He said that their safety is “paramount”.
Mr Martin also said that Ireland can especially understand the plight of Ukrainians.
“As a small country in particular, today’s use of brute force in pursuit of a warped perception of national interest is a serious affront,” he said.
Taking questions from reporters, Mr Martin said that he expected to find “unity” in Brussels over the necessary response.
He said that sanctions should not be “incremental” and needed to be “immediate”.
Mr Martin said that any military response from the western countries was not something to be lightly considered.
“The economic sanctions and dealing with this in a different way from the military route is the most effective one to protect the lives of people across Europe.”
Ukraine’s ambassador to Ireland Larysa Gerasko said her country is facing a “challenging, alarming and threatening” time.
Speaking from the Ukrainian embassy in Dublin, Ms Gerasko said: “Not only Ukraine, but I would say the whole world.
“Today a full-scale armed conflict in the heart of Europe was launched by Russia.
“Russia has deliberately humiliated the UN, the rule of law and the democratic purpose.
“The Kremlin stated countless times that it is open to diplomatic dialogue.
“Last night, President Zelensky called Mr Putin to discuss possible settlement or possible steps that would lead to de-escalation, but Putin declined this call and that’s everything we need to know abut Russian diplomacy.”
Ms Gerasko called on the Irish Government and for EU leaders to introduce tougher sanctions against Russia.
“In order for a tougher package of sanctions we have to target a wider number of entities, Russian entities, Russian banks, Russian companies and Russian oligarchs,” she said.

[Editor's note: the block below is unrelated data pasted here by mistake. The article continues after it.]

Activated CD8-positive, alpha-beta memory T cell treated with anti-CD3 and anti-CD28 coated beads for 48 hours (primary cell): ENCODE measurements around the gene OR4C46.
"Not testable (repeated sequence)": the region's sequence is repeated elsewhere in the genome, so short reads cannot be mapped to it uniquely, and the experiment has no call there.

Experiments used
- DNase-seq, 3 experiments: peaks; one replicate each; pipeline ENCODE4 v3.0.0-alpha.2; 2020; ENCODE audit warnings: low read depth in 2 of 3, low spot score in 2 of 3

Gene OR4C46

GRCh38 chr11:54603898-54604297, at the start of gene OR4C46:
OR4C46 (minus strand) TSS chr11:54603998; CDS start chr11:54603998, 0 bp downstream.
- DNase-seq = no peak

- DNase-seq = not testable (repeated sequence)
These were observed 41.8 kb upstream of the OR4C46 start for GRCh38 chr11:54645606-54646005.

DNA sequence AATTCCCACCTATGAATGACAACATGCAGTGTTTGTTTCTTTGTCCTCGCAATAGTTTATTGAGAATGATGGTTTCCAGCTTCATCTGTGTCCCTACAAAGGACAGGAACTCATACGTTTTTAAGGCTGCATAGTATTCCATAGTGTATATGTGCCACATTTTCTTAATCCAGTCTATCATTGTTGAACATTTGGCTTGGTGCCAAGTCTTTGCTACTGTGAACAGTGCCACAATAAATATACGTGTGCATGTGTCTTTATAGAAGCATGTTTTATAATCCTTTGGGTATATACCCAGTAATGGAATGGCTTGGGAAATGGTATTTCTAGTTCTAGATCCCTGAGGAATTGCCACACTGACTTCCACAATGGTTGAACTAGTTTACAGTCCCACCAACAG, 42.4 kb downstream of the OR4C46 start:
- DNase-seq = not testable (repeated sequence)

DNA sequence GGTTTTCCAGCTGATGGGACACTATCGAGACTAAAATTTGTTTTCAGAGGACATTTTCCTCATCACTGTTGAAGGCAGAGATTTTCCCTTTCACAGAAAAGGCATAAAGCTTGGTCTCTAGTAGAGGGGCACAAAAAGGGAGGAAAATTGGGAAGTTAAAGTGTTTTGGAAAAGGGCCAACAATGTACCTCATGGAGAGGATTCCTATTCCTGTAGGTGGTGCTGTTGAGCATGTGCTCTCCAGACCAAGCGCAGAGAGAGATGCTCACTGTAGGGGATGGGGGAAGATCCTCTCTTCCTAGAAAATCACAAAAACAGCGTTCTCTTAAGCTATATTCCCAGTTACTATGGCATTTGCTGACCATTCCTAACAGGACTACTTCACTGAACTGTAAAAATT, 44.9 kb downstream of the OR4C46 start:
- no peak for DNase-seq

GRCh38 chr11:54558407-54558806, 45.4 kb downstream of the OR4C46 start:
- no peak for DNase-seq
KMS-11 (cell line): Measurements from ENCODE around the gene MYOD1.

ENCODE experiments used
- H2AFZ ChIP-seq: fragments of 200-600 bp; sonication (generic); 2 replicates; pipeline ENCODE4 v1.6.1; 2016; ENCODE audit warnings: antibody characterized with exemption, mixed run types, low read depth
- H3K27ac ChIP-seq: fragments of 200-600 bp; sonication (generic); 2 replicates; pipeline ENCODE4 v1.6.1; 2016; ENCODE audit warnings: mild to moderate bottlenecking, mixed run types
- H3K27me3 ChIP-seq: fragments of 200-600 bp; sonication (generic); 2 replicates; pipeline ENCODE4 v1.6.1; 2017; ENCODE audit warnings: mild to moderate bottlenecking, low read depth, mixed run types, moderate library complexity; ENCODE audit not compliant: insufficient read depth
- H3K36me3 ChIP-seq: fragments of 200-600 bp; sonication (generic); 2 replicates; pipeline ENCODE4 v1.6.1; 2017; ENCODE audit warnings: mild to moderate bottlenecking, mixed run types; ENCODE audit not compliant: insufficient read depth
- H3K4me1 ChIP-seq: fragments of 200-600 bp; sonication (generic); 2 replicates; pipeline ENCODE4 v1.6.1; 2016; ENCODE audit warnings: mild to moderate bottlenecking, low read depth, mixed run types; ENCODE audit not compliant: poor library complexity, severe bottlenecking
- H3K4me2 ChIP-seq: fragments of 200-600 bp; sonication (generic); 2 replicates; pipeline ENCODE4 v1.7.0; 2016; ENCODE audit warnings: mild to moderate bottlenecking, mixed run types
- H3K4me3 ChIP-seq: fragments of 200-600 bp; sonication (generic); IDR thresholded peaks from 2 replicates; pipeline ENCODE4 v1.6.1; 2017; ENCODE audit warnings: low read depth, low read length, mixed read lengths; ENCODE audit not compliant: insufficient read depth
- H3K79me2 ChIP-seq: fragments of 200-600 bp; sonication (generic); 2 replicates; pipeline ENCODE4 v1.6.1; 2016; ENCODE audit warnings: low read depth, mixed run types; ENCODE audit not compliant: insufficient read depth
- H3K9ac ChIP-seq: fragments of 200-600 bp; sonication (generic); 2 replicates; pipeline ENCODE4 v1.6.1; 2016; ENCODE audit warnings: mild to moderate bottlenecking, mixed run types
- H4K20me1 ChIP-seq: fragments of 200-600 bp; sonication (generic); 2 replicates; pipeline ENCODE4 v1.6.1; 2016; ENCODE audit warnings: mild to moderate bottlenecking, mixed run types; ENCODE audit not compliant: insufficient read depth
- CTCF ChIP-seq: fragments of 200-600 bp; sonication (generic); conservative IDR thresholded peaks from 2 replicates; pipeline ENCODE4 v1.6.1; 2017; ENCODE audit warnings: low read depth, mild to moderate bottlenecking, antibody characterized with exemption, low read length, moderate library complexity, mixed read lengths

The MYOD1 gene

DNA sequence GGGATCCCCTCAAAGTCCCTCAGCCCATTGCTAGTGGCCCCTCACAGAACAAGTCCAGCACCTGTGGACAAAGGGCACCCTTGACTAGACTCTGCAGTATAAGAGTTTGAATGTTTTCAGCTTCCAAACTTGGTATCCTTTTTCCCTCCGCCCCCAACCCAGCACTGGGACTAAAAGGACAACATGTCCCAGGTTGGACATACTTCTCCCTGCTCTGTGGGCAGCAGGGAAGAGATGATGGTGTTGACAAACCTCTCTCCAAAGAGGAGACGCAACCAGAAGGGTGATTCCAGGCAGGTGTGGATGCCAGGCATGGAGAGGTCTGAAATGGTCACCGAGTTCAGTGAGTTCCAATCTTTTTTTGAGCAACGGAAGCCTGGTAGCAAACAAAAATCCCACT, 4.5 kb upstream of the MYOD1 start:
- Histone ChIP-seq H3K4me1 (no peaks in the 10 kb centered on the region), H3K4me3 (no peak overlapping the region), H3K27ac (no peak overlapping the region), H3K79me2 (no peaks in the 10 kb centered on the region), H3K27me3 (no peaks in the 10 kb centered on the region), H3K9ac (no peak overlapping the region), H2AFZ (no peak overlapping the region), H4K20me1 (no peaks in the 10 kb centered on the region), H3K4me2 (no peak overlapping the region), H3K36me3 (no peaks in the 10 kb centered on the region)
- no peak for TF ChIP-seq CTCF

“These package of sanctions must heed Russian economy.
“So now the question is where does Putin stop?
“We are ready to return to the round table of negotiations. And, of course, our western partners, EU member states, the UK and the USA also use all possible means to get Russia to return to the table for further negotiations.”
In the Dail on Thursday evening, Foreign Affairs Minister Simon Coveney confirmed that the Irish Embassy is no longer operating in Kyiv.
“Our staff and other staff are transferring to a safe place as we speak,” he told the Dail.
He also provided an update on the plans for a visa waiver scheme for Ukrainian nationals.
Mr Coveney said that he was working with the Irish justice minister to “put a structure and system in place that will allow Ukrainian citizens in Ireland bring their families from Ukraine to Ireland, if they judge that that’s necessary for safety reasons”.
He said that he will ensure that the “system works and is streamlined”.
“Likewise for Irish citizens who are in Ukraine, who of course want to bring their families with them home who may not be Irish nationals, we will also ensure that we have a process in place that will allow them to do that quickly and without impediments,” Mr Coveney added.